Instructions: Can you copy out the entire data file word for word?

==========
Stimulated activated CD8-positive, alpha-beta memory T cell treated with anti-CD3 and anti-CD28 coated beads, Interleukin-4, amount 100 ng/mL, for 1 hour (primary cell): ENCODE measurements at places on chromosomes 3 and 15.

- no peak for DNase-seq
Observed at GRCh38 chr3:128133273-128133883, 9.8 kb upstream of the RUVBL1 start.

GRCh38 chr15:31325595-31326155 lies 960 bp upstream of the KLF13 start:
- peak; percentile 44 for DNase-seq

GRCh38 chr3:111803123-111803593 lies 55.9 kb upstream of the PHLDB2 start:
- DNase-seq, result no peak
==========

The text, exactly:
Stimulated activated CD8-positive, alpha-beta memory T cell treated with anti-CD3 and anti-CD28 coated beads, Interleukin-4, amount 100 ng/mL, for 1 hour (primary cell): ENCODE measurements at places on chromosomes 3 and 15.

- no peak for DNase-seq
Observed at GRCh38 chr3:128133273-128133883, 9.8 kb upstream of the RUVBL1 start.

GRCh38 chr15:31325595-31326155 lies 960 bp upstream of the KLF13 start:
- peak; percentile 44 for DNase-seq

GRCh38 chr3:111803123-111803593 lies 55.9 kb upstream of the PHLDB2 start:
- DNase-seq, result no peak